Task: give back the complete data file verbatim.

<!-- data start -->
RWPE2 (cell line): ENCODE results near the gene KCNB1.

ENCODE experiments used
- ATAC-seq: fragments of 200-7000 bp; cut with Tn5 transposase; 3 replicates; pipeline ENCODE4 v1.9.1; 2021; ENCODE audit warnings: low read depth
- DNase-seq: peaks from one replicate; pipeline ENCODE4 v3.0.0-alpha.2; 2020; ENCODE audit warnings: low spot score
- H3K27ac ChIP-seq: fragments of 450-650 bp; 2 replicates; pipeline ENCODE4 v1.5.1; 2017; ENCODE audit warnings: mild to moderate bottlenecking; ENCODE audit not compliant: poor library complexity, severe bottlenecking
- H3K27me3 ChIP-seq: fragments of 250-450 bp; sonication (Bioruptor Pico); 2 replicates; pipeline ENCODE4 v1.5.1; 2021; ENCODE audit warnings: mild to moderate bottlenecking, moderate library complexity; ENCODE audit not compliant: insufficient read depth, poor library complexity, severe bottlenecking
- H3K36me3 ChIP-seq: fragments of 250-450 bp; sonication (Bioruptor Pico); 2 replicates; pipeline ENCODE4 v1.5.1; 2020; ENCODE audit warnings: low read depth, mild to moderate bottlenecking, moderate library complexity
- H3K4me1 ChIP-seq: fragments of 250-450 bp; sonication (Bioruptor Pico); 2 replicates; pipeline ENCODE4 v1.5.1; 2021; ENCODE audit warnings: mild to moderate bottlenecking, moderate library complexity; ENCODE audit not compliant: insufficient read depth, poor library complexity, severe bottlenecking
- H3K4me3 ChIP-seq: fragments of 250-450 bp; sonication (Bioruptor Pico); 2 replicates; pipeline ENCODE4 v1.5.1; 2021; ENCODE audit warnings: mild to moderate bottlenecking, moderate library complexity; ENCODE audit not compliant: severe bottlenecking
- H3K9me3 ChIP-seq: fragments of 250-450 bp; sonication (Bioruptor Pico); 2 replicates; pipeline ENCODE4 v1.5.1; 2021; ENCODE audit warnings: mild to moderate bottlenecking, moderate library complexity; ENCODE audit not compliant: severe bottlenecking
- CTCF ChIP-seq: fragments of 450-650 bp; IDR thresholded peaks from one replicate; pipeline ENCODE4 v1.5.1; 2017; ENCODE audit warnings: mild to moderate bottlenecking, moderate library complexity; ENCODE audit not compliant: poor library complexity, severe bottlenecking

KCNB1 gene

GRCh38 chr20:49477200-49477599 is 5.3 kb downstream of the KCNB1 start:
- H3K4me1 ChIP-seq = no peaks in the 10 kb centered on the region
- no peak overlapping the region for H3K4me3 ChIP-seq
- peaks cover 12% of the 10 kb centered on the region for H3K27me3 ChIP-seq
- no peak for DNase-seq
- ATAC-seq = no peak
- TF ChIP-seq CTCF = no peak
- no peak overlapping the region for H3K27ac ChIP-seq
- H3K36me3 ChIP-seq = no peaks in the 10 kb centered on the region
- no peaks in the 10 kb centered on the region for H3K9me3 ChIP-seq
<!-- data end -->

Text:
RWPE2 (cell line): ENCODE results near the gene KCNB1.

ENCODE experiments used
- ATAC-seq: fragments of 200-7000 bp; cut with Tn5 transposase; 3 replicates; pipeline ENCODE4 v1.9.1; 2021; ENCODE audit warnings: low read depth
- DNase-seq: peaks from one replicate; pipeline ENCODE4 v3.0.0-alpha.2; 2020; ENCODE audit warnings: low spot score
- H3K27ac ChIP-seq: fragments of 450-650 bp; 2 replicates; pipeline ENCODE4 v1.5.1; 2017; ENCODE audit warnings: mild to moderate bottlenecking; ENCODE audit not compliant: poor library complexity, severe bottlenecking
- H3K27me3 ChIP-seq: fragments of 250-450 bp; sonication (Bioruptor Pico); 2 replicates; pipeline ENCODE4 v1.5.1; 2021; ENCODE audit warnings: mild to moderate bottlenecking, moderate library complexity; ENCODE audit not compliant: insufficient read depth, poor library complexity, severe bottlenecking
- H3K36me3 ChIP-seq: fragments of 250-450 bp; sonication (Bioruptor Pico); 2 replicates; pipeline ENCODE4 v1.5.1; 2020; ENCODE audit warnings: low read depth, mild to moderate bottlenecking, moderate library complexity
- H3K4me1 ChIP-seq: fragments of 250-450 bp; sonication (Bioruptor Pico); 2 replicates; pipeline ENCODE4 v1.5.1; 2021; ENCODE audit warnings: mild to moderate bottlenecking, moderate library complexity; ENCODE audit not compliant: insufficient read depth, poor library complexity, severe bottlenecking
- H3K4me3 ChIP-seq: fragments of 250-450 bp; sonication (Bioruptor Pico); 2 replicates; pipeline ENCODE4 v1.5.1; 2021; ENCODE audit warnings: mild to moderate bottlenecking, moderate library complexity; ENCODE audit not compliant: severe bottlenecking
- H3K9me3 ChIP-seq: fragments of 250-450 bp; sonication (Bioruptor Pico); 2 replicates; pipeline ENCODE4 v1.5.1; 2021; ENCODE audit warnings: mild to moderate bottlenecking, moderate library complexity; ENCODE audit not compliant: severe bottlenecking
- CTCF ChIP-seq: fragments of 450-650 bp; IDR thresholded peaks from one replicate; pipeline ENCODE4 v1.5.1; 2017; ENCODE audit warnings: mild to moderate bottlenecking, moderate library complexity; ENCODE audit not compliant: poor library complexity, severe bottlenecking

KCNB1 gene

GRCh38 chr20:49477200-49477599 is 5.3 kb downstream of the KCNB1 start:
- H3K4me1 ChIP-seq = no peaks in the 10 kb centered on the region
- no peak overlapping the region for H3K4me3 ChIP-seq
- peaks cover 12% of the 10 kb centered on the region for H3K27me3 ChIP-seq
- no peak for DNase-seq
- ATAC-seq = no peak
- TF ChIP-seq CTCF = no peak
- no peak overlapping the region for H3K27ac ChIP-seq
- H3K36me3 ChIP-seq = no peaks in the 10 kb centered on the region
- no peaks in the 10 kb centered on the region for H3K9me3 ChIP-seq